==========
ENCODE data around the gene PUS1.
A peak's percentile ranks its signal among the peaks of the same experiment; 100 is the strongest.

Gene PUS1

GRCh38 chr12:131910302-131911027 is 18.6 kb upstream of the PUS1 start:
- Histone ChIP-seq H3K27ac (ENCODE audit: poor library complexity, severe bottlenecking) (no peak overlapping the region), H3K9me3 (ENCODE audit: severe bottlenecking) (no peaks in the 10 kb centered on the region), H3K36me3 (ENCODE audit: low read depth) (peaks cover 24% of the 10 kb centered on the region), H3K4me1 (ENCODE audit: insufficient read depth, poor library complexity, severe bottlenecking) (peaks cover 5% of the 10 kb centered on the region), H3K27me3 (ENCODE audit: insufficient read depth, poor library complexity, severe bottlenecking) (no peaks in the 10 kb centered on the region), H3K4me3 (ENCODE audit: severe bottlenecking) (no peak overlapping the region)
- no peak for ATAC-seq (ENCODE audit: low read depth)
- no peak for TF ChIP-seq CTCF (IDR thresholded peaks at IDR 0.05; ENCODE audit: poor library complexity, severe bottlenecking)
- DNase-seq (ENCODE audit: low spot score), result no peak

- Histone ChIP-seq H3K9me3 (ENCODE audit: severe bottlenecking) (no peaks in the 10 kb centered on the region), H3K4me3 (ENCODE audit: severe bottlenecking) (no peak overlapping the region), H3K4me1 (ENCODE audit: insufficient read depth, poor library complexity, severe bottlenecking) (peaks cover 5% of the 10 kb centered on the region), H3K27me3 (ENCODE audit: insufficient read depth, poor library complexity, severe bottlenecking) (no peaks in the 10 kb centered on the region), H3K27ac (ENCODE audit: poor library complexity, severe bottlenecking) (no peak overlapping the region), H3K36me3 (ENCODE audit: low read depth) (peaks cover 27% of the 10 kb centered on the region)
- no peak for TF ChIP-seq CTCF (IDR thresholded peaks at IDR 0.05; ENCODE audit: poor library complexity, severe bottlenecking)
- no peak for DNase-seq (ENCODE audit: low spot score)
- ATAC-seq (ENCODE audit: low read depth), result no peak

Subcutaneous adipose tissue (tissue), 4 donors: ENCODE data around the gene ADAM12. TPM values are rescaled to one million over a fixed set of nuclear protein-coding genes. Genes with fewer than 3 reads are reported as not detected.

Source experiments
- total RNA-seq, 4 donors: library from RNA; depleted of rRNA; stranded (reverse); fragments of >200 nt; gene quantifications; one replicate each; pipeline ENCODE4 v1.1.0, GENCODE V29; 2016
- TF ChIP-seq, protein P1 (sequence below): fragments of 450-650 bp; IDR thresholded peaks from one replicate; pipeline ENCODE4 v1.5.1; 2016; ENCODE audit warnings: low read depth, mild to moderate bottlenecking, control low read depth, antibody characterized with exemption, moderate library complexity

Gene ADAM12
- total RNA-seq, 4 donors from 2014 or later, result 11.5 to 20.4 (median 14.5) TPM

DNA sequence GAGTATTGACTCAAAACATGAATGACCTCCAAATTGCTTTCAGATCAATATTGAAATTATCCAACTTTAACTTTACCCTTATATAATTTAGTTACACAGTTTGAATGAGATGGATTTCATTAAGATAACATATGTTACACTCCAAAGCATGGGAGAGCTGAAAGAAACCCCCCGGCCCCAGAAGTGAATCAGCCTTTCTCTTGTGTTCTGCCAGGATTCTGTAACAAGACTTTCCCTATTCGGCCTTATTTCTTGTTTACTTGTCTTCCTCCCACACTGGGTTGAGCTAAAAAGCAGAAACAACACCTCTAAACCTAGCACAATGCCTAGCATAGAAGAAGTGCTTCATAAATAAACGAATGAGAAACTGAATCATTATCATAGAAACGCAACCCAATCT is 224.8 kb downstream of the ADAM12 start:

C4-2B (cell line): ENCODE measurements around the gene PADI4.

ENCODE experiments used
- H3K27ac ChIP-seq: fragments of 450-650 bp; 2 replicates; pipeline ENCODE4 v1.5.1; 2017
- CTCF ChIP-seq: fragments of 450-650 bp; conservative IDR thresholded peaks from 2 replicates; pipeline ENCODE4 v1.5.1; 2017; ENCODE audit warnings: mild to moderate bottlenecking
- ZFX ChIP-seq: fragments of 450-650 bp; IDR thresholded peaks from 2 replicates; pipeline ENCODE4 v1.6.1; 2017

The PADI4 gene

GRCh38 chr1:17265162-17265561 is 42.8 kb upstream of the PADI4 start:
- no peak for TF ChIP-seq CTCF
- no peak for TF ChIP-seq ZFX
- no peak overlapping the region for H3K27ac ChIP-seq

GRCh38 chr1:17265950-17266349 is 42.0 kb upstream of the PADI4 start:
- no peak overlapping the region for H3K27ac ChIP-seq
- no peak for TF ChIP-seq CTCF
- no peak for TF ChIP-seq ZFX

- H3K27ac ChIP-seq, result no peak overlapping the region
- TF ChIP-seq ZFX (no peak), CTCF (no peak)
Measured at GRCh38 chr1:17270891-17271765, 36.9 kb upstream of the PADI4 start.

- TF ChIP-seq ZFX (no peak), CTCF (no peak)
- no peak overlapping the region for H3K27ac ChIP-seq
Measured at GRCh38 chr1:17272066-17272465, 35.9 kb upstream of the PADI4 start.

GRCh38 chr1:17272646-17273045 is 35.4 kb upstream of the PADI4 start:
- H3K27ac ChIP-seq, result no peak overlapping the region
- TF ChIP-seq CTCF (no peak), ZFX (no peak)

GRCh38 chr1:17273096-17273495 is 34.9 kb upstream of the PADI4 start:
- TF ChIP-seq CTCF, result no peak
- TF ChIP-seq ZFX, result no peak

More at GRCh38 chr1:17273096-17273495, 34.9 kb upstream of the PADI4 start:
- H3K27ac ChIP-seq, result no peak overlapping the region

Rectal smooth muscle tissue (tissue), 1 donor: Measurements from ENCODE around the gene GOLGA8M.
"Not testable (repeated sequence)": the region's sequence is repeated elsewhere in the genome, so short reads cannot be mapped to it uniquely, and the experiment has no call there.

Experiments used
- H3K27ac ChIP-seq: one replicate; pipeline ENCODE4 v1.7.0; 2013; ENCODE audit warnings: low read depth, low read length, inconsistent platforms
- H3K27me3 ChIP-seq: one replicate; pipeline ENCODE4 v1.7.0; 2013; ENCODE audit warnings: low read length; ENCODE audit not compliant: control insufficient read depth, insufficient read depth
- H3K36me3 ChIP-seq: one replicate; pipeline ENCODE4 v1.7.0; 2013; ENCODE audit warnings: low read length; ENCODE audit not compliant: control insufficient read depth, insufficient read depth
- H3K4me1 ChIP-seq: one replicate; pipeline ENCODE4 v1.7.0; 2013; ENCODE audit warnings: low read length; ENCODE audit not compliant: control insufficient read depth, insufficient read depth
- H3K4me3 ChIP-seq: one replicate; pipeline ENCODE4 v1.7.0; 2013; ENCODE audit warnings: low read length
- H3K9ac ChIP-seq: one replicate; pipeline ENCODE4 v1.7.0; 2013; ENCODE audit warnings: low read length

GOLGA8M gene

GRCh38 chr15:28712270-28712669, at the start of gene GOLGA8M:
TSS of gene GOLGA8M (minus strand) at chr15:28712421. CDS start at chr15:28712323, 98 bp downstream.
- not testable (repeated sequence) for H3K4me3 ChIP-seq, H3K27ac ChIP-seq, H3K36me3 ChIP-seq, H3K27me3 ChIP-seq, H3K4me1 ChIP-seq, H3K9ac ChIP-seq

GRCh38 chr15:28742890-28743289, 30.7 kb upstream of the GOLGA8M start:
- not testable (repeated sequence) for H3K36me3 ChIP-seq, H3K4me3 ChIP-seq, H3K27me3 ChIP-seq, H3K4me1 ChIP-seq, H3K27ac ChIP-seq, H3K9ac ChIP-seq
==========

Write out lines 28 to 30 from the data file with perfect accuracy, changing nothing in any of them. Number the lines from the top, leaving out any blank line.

- no peak for TF ChIP-seq ZFX
- no peak overlapping the region for H3K27ac ChIP-seq

GRCh38 chr1:17265950-17266349 is 42.0 kb upstream of the PADI4 start: